Thursday, April 14, 2011

#6 NL RBI Leaders: Ken Boyer, Ron Santo, and Willie Mays

#6 NL RBI Leaders: Ken Boyer, Ron Santo, and Willie Mays
Here comes another heapin' helpin' of cards from our old buddy Max! We'll kick things off with the first National League leaders card that I received in my quest to complete this set. Even as things stand today, I have all of the American League leaders but I'm missing out on three NL cards.

This one celebrates the top RBI men of the senior circuit, led by 1964 MVP Ken Boyer of the World Champion Cardinals. He spent most of the season in the cleanup spot and did just that, driving in a personal-best 119 runs. Interestingly enough, it was the only time he ever led the league in any offensive category. He had some help from the talented hitters who reached base in front of him. He drove in Curt Flood 26 times and Lou Brock 24 times to account for 42% of his RBI.

Next we have the too-recently-departed Ron Santo, always an RBI crown bridesmaid. His 114 RBI in 1964 were his second-best total, behind his 123 driven in in 1969. The third baseman was in the midst of eight consecutive top-ten finishes in this category, peaking at #2 on three different occasions. He did pace the NL in this particular season with 13 triples, 86 walks, and a .398 on-base percentage. Santo was the #4 hitter in 160 of his 161 games in '64, and plated himself 30 times and Billy Williams 27 times.

The Say Hey Kid was the second runner-up in '64 with 111 RBI. Incredibly, this was the fifth-highest single-season total for Willie, and he never topped the NL in this category. His career high came in 1962, when his 141 ranked second to Tommie Davis' 153! As a consolation prize, Mays took home four home run crowns, which includes his league-high total of 47 in 1964. He spent most of the year in the three-hole for the Giants, and shared his largesse: aside from the 47 times he drove himself in, his most frequent collaborator was Harvey Kuenn (17 times).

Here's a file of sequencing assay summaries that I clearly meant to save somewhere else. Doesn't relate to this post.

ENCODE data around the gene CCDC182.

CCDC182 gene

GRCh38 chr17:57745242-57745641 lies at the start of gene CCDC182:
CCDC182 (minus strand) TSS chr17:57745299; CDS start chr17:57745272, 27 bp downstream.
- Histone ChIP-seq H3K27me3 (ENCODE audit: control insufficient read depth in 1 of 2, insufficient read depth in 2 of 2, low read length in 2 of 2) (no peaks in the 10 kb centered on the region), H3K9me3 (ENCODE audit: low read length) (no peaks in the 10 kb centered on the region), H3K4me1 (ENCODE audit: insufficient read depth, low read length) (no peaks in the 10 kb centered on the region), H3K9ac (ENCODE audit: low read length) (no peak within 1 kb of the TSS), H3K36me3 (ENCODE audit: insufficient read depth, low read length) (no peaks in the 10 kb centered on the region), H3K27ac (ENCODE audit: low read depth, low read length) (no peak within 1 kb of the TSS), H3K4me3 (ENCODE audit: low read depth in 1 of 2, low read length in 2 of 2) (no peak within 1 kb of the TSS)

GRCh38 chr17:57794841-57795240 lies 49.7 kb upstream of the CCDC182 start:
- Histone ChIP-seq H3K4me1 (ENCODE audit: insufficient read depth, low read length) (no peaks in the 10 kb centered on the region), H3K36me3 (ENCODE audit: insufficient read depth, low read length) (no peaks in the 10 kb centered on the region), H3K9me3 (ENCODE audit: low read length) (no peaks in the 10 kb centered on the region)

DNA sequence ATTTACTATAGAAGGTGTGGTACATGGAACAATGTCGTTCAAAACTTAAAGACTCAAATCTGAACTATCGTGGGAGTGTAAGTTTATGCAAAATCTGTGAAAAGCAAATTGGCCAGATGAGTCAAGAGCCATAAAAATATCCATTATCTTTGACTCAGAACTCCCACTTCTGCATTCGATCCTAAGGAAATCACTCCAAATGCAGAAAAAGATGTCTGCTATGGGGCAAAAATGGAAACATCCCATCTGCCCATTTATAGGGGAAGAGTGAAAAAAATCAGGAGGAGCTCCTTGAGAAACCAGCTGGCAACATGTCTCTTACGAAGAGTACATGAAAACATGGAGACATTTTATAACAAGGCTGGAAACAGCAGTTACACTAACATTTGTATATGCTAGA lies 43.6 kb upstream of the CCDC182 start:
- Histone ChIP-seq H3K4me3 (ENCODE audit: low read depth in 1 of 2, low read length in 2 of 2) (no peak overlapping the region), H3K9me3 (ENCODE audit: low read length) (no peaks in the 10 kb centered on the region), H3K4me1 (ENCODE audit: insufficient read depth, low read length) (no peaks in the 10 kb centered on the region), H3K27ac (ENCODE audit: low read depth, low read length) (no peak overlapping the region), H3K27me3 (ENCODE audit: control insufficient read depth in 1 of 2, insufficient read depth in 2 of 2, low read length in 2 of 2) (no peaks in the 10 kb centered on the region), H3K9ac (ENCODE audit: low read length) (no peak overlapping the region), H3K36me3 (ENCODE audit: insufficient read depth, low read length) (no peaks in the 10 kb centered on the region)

A glance at the expanded leader board on the back shows that just six men total topped 100 RBI in the National League in 1964, with the others being Joe Torre, Johnny Callison, and Bill White. Everyone with 46 or more runs batted in made the cut, allowing lesser lights like Clay Dalrymple and Gene Oliver to take their bows.

#6 NL RBI Leaders: Ken Boyer, Ron Santo, and Willie Mays (back)


  1. Pretty remarkable that nowadays you can click a bit and find out exactly who Ken Boyer drove in, and how many times in 1964. How does the internet work like that?

    Did you notice that the back of the card has Mays listed over Santo? I used to love checking out the backs of these leader cards, and the W/L records on the back of the team cards. Hours of entertainment. I can't believe I didn't grow up to be Bill James.

  2. Leaders cards that feature Boyer, Mays and Santo are pretty cool. It makes me think of how I dismiss today's leaders cards of Mauer, Teixeira and Josh Hamilton as worthless. I suppose in 40 years that card will be cool, too.

    Well, not the Teixeira part. Never mind.

  3. Why isn't Ron Santo in the Hall of Fame?

  4. Johnny Bench was one such HOF who for years pushed for Santo to be enshrined. Some of my fondest memories were the Reds and Cubs matchups of the late 60's / early 70's--great baseball

  5. Bob - I didn't notice the error on the back! If you had grown up in Kansas, maybe you would have been Bill James.

    night owl - There's nothing that gives me a greater sense of kinship to you than our mutual disdain for that phony who plays first base for the Yankees.

    Marc - Because many baseball writers have a poor understanding of statistics.

    Brox - You'd have to assume that Bench knew what it took to be a quality major leaguer.